Your WordPress business website – or any website for that matter – is only as good as it is secure. We hear so much about big data breaches with major online companies, but many small business owners don’t give their own website security much thought. The one-button installation of WordPress, available through any hosting company, makes starting a business website so easy – too easy. But, if you’re not following good security practices, you can easily leave an open back door for a hacker to access your website.
Why would a hacker bother with your website? Unfortunately, that’s the wrong question. Simply put, for whatever reason, hackers continually try to gain access to all business websites. It’s not personal. It’s probably not even a person. But leave a security loophole, and they’re in – and the next thing you know, a customer is calling you asking why there’s advertising for pornography on your home page.
It’s not a WordPress problem. 24% of the world’s websites use WordPress as the foundation. Its flexibility and functionality make it the best option for a business website. But you must make security a priority and follow some simple best practices.
Basic WordPress Security
A website security protocol is made up of three elements: protection (doors and windows locked), detection (an intruder alarm), and recovery (the cleanup). Let’s look at best practices for each element.
WordPress Business Website Protection
- Use strong passwords. Each password should be long and unique and contain numbers, capital and lower case letters, and special characters. Don’t re-use passwords and don’t make them easy to guess.
- Keep your WordPress website up-to-date. This includes your WordPress installation, your themes and plugins – all of them. Many times the reason for the update is to improve your site’s security.
- Manage your site’s users. Has an employee left your company? They no longer need access to your website. Only provide the level of access that each user needs. Giving everyone ‘admin’ access is not necessary or advisable.
- Keep your computer’s antivirus software up-to-date and keep your own computer free of malware. One insidious type of malware that gets passed around the web is a keylogger that records every keystroke you make at your computer. Hackers use this to learn your username/password combo so that they can gain front door access to your website.
- I install the iThemes Security Plugin on all of our websites. With it, I can be certain that file permissions are set properly, that strong passwords are enforced for all users, that users who repeatedly hammer the login screen with fictitious info get banned, and so much more. If I’m hosting your website, you can be certain that your security is being taken very seriously. If you’re hosting elsewhere, you owe it to yourself to install at least the free version of this plugin.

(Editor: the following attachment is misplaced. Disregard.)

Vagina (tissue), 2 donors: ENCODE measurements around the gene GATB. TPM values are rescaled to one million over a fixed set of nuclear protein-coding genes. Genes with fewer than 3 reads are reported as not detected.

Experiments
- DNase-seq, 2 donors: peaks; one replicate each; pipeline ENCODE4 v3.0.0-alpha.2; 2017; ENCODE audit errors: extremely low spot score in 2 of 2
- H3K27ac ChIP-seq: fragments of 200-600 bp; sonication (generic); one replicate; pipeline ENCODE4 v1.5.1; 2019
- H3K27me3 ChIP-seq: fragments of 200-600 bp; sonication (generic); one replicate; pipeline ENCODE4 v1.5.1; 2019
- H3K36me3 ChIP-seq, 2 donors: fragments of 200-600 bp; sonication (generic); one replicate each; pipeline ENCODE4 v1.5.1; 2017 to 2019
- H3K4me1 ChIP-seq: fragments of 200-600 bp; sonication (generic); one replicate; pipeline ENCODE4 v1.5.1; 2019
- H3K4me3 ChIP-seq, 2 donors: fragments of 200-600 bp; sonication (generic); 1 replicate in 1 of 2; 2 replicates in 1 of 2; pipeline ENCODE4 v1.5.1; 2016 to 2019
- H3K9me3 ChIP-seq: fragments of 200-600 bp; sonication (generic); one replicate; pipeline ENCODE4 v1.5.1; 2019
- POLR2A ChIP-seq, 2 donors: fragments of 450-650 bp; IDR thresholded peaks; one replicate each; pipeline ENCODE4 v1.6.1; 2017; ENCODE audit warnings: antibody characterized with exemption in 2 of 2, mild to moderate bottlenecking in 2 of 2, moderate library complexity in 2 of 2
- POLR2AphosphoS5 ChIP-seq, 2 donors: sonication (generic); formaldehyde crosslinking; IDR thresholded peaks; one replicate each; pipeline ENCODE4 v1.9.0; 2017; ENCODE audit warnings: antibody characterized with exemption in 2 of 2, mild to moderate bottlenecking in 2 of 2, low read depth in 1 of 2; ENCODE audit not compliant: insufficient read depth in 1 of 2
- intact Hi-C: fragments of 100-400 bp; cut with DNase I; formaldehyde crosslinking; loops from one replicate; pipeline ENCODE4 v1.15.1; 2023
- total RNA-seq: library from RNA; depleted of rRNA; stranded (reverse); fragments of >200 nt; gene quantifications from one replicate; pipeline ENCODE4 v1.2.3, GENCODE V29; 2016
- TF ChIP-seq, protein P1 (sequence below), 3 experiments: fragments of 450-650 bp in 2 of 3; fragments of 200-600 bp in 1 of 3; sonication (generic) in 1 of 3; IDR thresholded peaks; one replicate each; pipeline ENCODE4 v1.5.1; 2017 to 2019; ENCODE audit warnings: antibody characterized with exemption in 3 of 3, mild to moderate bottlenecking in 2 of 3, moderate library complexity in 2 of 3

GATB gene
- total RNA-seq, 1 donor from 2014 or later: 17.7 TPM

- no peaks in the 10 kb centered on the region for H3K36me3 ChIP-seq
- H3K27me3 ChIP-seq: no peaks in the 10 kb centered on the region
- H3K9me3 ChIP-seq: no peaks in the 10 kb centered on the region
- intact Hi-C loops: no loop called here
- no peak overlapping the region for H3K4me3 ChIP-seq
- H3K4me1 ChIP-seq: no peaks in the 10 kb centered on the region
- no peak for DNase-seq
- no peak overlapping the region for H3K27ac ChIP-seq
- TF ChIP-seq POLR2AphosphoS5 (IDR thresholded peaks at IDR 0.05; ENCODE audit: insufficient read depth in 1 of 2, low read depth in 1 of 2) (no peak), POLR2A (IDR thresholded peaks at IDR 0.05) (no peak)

- Again, I rely heavily on the iThemes Security Plugin for this area. It sends me a daily digest of any files that are changed on any of our websites, scans for malware, logs 404 (page not found) errors, and notifies me when a user gets locked out due to too many login attempts.
WordPress Website Recovery
- The best offense is a good defense. Recovery begins with frequent backups of your site, stored off-site. I use BackupBuddy by iThemes to make daily, weekly, and monthly backups, and store them in our Amazon S3 account. With a good, clean backup, restoring a compromised website is quick and straightforward. You wipe the site off the server, delete the database, then restore everything from backup. BackupBuddy makes the process easy and seamless.
This article only covers the basics – the foundation of WordPress website security for the business owner. As a website developer, there are additional security protocols that I follow during installation and maintenance of your WordPress business website. My goal is to keep your website safe at all times and that means staying up-to-date and applying the latest security recommendations.
What Can You Expect from Zero to Sixty Marketing in 2016?
Significantly more communication, for one thing. I’ve mapped out an editorial calendar for the new year that will have us blogging again on a regular basis on a variety of topics. In 2016, we’ll mainly talk about WordPress business websites, how to improve your website’s visibility, and email marketing, but we’ll also talk about retail marketing, the traveling/mobile business, staying healthy while you grow your business, productivity hacks, and market research.
We’re also in the process of revamping our website. Every business needs to do this from time-to-time. But like many of you, we’ve been so busy growing the offline component of our business, that the online component has suffered.
Last, but definitely not least, we’ll continue to travel the country this year, with an aggressive schedule of events and retailer visits. From mid-July through the end of October 2015, we were on the move every few days. We slowed down for the holiday season, but it’ll pick up again soon. We’re continually in learning and teaching mode in our travels. In 2016, we’ll be writing more about both.
Have you found this article on WordPress website security useful? What would you like to hear more about in 2016? Please talk back to me in the comments.
Happy New Year!